ST. PETERSBURG -- Bo Bichette needed just two pitches to announce his return to town on Monday night, and two more to send the crowd behind the plate into a frenzy during the Blue Jays' 2-0 win over the Rays at Tropicana Field.
With Bichette’s high school about four miles away, a swarm of family, friends and former teammates packed the lower level around the visitors’ dugout. They were eager to glimpse a familiar face of the kid they’d known “forever,” as he strode to the plate as a Major Leaguer in his hometown for the first time.
“Every time he played, Bo was so far above everyone else,” said Rigsby Mosley, who grew up with Bichette in Orlando, Fla., and made the two-hour drive to cheer him on. “We always knew he’d be [in the Majors] one day.”
Bichette, whose career was eight days old on Monday, quickly made Mosely’s commute worth it. The 21-year-old rookie took the second pitch of the game off the wall in right field to lead off with a double. Cavan Biggio flared the next pitch over the hole at shortstop to score Bichette and give Toronto the only lead it would need against its American League East foes.
“It was cool [to be home],” Bichette said. “I didn’t even know how many people were here, so when I came out after to say hi to them, there were a lot more than I thought.”
The game-opening double marked the young shortstop's sixth in as many days, and it extended his career-opening hit streak to eight games. It’s something just two others in team history have done, Bichette joining Jesse Barfield (1981) and Ryan Goins (2013).
“He’s a stud,” Rays shortstop Willy Adames said. “He can hit, man. He has an easy swing. I know he’s going to be a superstar.”
Bichette also moved into a tie with the Twins’ Max Kepler for the second-longest doubles streak in the Majors this season, but he wasn’t done there. The Blue Jays’ shortstop parked the second pitch of the third inning beyond the right-field wall for his third home run of the year to pad Toronto’s lead.
Four pitches, two extra-base hits, two runs scored -- one heck of a homecoming party.
“He was around with me a lot; he grew up on it … so he kind of gets it,” said former Major Leaguer and four-time All-Star outfielder Dante Bichette, Bo’s father. “He’s always been impressive. He does things, really, a lot better than I ever did. It’s been really cool to watch.”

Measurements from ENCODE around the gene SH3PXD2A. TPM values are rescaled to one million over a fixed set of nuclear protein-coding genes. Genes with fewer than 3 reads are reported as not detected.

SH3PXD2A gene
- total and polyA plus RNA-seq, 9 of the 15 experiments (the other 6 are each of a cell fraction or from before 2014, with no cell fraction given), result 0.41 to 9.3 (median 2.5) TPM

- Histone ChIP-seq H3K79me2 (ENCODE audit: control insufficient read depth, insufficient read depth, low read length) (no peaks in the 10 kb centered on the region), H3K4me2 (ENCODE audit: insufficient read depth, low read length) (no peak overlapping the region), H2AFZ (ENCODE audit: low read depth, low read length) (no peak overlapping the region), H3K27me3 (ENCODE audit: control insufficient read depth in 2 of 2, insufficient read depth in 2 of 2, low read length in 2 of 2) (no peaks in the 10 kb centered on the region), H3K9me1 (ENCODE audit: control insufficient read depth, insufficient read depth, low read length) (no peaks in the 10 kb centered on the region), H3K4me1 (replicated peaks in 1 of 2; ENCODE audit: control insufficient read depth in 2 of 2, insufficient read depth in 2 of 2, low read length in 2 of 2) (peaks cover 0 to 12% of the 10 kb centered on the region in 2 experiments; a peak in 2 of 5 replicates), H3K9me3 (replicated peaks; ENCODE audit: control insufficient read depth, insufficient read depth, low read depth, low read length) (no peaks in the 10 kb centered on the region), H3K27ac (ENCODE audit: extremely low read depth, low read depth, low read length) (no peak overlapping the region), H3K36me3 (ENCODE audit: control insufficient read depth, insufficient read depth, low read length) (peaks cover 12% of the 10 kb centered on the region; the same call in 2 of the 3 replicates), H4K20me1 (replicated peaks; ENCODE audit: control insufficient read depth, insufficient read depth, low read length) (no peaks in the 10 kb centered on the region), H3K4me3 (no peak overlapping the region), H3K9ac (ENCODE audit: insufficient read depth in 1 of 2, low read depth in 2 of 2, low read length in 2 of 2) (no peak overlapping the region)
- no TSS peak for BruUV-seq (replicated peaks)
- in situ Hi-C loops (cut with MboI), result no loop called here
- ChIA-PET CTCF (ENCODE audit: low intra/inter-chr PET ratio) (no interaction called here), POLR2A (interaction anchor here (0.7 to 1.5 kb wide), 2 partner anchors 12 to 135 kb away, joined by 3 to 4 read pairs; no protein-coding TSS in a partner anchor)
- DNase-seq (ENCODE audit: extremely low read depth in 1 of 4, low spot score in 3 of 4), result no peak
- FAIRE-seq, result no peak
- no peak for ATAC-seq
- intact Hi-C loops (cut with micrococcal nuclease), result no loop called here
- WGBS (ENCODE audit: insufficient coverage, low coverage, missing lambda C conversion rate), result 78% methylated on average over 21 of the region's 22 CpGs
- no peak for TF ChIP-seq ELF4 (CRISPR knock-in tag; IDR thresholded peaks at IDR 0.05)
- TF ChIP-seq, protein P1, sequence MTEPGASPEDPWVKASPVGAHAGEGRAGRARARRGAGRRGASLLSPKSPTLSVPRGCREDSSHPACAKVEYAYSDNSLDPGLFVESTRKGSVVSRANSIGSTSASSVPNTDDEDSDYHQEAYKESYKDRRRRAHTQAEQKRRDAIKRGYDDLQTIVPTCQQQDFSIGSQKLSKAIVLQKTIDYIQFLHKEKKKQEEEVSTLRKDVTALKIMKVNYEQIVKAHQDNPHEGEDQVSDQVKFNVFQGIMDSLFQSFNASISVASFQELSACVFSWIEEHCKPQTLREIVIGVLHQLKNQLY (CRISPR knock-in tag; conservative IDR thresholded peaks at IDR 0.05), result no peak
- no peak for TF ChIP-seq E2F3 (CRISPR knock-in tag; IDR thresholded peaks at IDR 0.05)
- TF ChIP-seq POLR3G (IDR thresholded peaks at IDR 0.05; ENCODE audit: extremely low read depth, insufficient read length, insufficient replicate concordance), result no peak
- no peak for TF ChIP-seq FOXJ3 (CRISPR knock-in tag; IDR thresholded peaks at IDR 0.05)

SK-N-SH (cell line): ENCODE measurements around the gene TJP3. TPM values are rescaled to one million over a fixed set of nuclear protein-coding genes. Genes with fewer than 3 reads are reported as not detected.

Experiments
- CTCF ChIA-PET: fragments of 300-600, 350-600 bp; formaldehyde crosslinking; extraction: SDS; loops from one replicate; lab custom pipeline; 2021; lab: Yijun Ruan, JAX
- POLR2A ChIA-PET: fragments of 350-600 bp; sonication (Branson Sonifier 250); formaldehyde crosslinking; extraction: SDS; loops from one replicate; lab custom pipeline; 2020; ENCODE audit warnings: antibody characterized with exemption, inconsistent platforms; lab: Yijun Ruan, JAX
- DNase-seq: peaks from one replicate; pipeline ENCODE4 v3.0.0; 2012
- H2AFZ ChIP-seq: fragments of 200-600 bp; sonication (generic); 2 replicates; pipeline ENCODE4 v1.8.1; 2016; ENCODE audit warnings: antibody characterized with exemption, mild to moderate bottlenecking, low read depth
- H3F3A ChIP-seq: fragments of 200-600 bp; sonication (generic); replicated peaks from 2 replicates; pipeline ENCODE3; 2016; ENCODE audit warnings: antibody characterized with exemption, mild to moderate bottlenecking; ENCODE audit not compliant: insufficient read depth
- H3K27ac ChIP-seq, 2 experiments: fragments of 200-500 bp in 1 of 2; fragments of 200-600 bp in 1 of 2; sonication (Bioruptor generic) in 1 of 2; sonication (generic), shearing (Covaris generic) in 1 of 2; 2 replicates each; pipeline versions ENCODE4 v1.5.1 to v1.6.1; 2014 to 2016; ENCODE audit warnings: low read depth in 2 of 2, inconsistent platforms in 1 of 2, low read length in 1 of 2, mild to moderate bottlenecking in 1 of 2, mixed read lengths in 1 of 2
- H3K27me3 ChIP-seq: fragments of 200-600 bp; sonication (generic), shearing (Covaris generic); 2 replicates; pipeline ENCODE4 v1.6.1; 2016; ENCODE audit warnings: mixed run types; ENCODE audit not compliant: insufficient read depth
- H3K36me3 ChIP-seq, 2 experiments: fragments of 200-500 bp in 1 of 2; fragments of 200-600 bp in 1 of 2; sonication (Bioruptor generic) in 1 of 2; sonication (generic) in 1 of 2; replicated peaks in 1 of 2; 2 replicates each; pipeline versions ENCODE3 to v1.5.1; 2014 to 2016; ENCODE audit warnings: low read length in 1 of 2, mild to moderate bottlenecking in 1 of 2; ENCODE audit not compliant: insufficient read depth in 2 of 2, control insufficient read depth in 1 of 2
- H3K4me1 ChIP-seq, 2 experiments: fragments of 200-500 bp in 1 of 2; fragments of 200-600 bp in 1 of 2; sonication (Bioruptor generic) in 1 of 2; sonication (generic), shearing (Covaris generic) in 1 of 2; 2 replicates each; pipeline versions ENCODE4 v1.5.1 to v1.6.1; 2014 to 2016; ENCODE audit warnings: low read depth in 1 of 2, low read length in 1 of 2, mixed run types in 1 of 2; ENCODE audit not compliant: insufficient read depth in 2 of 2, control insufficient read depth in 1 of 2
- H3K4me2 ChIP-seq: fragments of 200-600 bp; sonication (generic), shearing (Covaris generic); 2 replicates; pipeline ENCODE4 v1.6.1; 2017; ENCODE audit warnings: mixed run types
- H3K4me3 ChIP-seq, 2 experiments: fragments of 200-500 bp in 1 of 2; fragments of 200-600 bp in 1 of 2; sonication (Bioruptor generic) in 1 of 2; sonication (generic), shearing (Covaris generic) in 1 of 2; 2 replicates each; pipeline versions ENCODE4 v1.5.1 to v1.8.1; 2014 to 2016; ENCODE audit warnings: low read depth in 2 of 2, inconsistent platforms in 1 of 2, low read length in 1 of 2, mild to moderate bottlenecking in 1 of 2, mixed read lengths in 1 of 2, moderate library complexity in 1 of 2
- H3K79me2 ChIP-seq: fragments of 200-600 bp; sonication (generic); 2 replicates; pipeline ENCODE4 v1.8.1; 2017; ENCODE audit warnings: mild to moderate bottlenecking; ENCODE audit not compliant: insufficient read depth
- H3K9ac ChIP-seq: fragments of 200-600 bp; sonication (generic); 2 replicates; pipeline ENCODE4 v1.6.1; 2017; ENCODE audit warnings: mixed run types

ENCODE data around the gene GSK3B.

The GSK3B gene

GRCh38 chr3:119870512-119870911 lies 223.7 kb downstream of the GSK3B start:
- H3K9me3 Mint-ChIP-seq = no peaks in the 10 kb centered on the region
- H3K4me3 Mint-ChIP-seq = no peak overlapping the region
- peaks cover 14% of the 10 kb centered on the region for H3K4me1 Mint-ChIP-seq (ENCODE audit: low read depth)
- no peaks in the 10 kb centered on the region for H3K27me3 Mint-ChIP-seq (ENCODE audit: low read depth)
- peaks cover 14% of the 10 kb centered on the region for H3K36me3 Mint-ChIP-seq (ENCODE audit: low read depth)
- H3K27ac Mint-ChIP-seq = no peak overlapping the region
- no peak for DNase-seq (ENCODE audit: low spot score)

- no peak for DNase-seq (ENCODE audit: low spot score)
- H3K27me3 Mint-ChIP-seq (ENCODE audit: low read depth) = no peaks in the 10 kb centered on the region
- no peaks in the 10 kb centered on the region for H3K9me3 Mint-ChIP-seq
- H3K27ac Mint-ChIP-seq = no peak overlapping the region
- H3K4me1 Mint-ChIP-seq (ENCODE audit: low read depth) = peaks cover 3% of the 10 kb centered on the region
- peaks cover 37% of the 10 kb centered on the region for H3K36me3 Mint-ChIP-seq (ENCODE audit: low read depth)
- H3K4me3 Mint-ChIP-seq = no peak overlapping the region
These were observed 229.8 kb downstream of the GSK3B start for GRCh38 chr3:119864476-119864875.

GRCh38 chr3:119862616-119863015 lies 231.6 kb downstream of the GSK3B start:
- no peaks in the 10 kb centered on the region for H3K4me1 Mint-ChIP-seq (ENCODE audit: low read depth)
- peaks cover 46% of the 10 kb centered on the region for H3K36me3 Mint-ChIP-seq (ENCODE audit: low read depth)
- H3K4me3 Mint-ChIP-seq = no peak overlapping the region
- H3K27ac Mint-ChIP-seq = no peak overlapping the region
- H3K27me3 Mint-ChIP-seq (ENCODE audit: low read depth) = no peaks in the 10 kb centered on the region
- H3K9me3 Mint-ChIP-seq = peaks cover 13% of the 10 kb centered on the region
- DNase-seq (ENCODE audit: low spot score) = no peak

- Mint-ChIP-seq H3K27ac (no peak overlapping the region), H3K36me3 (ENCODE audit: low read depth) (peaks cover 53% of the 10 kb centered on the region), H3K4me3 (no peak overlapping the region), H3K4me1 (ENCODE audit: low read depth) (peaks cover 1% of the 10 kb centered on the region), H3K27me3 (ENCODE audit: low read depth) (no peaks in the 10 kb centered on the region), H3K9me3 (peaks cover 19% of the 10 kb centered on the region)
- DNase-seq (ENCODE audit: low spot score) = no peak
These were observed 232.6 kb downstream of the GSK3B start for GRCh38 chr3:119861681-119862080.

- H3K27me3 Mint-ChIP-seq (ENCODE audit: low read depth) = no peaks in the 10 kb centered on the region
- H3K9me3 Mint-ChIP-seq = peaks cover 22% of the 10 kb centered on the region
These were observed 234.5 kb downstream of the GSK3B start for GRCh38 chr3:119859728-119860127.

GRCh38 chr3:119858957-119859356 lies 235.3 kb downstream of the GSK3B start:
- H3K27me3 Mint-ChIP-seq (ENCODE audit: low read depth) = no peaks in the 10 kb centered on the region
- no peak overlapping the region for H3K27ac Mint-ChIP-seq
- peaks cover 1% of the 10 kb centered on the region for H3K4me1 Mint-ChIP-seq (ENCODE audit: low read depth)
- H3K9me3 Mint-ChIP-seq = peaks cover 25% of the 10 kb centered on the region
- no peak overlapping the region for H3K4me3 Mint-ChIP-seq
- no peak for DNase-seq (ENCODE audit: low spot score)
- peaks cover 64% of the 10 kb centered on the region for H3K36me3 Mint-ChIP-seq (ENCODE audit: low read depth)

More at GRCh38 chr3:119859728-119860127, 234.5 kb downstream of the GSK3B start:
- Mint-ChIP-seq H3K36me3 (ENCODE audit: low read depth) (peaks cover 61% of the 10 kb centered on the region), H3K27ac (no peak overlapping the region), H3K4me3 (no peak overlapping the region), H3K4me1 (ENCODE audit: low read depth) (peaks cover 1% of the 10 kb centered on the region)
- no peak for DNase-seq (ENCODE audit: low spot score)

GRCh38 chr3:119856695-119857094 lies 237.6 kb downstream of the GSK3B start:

While the younger Bichette boosted the offense early, Blue Jays starter Jacob Waguespack made the lead stick with six scoreless frames during which he yielded four hits, struck out four and walked one. From there, relievers Justin Shafer, Tim Mayza and Derek Law combined to shut out the Rays the rest of the way.
“Last time around, [the Rays] kind of hit me a little hard,” said Waguespack, who allowed three runs on six hits over five innings against Tampa Bay on July 26. “Today was just going after them and attacking. In my last start, I nitpicked a little around the zone, so today, I wanted to attack and be aggressive.”
The elder Bichette said the most pleasant surprise for him so far hasn’t been his son’s hot streak at the plate but his speed and defensive range. According to Dante, Bo’s speed was “below average” when he was drafted, and the younger Bichette spent countless hours in the gym to evolve into a more well-rounded threat.
“Now he’s … kind of a burner, really,” Dante Bichette said. “He’s got a pretty good range at shortstop now, and that’s really from just pure hard work. It was kind of neat to see.”
Just 21 years old, a learning curve is bound to emerge for Bichette eventually, but he is smart enough to know it’s impossible to keep up the torrid pace at which his career began. He committed a pair of fielding errors on Monday night but didn’t appear to let either affect him. Bichette’s home run came just five pitches after he booted a ground ball in the second, echoing his father’s sentiments about his son’s longstanding approach to the game.
“We’ve had a lot of talks about how [baseball] is a grind, and I think he gets it,” Dante said. “He tries to keep even keel, and really, he’s always been like that.”
The home run marked the ninth extra-base hit in Bo Bichette’s first eight games, tying him with Alvin Davis (1984) and Trevor Story (2016) for the most in MLB history.
Bichette said his upbringing combined with a perfectly timed debut to create a unique advantage to boost the start to his career.
He’s also leaning on the same aspects as he continues to forge ahead.
“I think my dad helped me more with the transition to pro ball, just being ready from 18 years old to compete and to be ready and to prepare, to slow the game down in ways other 18-year-olds couldn’t,” Bichette said. “And then Vladdy [Guerrero Jr.] and Cavan and Lourdes [Gurriel Jr.], the pitchers, there are a lot of guys out there that I’ve played with this year and in the past three years.
“To have them out there and have them know what I’m capable of, there’s no feeling that I need to prove anything. It allows me to play pretty free and to have fun out there.”